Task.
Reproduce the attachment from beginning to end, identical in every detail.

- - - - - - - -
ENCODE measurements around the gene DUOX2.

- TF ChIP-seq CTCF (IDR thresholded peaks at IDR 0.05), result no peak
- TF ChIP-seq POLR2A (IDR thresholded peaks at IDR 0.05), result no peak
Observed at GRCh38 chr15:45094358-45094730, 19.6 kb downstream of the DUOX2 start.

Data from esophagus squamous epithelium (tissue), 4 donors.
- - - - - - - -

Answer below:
ENCODE measurements around the gene DUOX2.

- TF ChIP-seq CTCF (IDR thresholded peaks at IDR 0.05), result no peak
- TF ChIP-seq POLR2A (IDR thresholded peaks at IDR 0.05), result no peak
Observed at GRCh38 chr15:45094358-45094730, 19.6 kb downstream of the DUOX2 start.

Data from esophagus squamous epithelium (tissue), 4 donors.